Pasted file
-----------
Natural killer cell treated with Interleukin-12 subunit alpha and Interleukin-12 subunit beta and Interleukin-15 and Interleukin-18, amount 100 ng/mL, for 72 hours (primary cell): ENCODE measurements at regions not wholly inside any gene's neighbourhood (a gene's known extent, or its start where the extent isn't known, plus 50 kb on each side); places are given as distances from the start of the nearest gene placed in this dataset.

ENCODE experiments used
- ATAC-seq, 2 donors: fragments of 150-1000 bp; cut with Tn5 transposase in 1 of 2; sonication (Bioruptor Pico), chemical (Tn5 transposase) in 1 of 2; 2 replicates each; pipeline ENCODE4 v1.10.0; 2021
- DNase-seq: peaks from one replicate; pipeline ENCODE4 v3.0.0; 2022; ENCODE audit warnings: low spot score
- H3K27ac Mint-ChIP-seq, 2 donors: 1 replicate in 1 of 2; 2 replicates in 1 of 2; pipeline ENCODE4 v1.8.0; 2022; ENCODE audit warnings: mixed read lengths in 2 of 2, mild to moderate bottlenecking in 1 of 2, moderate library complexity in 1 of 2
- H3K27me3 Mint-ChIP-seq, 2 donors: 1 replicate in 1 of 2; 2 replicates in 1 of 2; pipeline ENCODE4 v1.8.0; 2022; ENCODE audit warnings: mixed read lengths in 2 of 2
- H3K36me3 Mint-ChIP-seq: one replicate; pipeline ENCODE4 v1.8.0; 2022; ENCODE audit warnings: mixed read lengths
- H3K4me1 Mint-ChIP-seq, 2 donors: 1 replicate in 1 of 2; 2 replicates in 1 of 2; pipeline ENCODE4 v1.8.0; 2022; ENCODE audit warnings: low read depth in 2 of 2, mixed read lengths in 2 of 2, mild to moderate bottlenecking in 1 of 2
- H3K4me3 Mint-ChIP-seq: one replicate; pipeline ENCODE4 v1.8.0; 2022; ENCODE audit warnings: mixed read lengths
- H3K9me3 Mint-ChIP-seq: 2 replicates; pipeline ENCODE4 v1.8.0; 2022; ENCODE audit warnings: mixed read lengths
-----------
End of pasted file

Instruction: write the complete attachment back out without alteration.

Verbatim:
Natural killer cell treated with Interleukin-12 subunit alpha and Interleukin-12 subunit beta and Interleukin-15 and Interleukin-18, amount 100 ng/mL, for 72 hours (primary cell): ENCODE measurements at regions not wholly inside any gene's neighbourhood (a gene's known extent, or its start where the extent isn't known, plus 50 kb on each side); places are given as distances from the start of the nearest gene placed in this dataset.

ENCODE experiments used
- ATAC-seq, 2 donors: fragments of 150-1000 bp; cut with Tn5 transposase in 1 of 2; sonication (Bioruptor Pico), chemical (Tn5 transposase) in 1 of 2; 2 replicates each; pipeline ENCODE4 v1.10.0; 2021
- DNase-seq: peaks from one replicate; pipeline ENCODE4 v3.0.0; 2022; ENCODE audit warnings: low spot score
- H3K27ac Mint-ChIP-seq, 2 donors: 1 replicate in 1 of 2; 2 replicates in 1 of 2; pipeline ENCODE4 v1.8.0; 2022; ENCODE audit warnings: mixed read lengths in 2 of 2, mild to moderate bottlenecking in 1 of 2, moderate library complexity in 1 of 2
- H3K27me3 Mint-ChIP-seq, 2 donors: 1 replicate in 1 of 2; 2 replicates in 1 of 2; pipeline ENCODE4 v1.8.0; 2022; ENCODE audit warnings: mixed read lengths in 2 of 2
- H3K36me3 Mint-ChIP-seq: one replicate; pipeline ENCODE4 v1.8.0; 2022; ENCODE audit warnings: mixed read lengths
- H3K4me1 Mint-ChIP-seq, 2 donors: 1 replicate in 1 of 2; 2 replicates in 1 of 2; pipeline ENCODE4 v1.8.0; 2022; ENCODE audit warnings: low read depth in 2 of 2, mixed read lengths in 2 of 2, mild to moderate bottlenecking in 1 of 2
- H3K4me3 Mint-ChIP-seq: one replicate; pipeline ENCODE4 v1.8.0; 2022; ENCODE audit warnings: mixed read lengths
- H3K9me3 Mint-ChIP-seq: 2 replicates; pipeline ENCODE4 v1.8.0; 2022; ENCODE audit warnings: mixed read lengths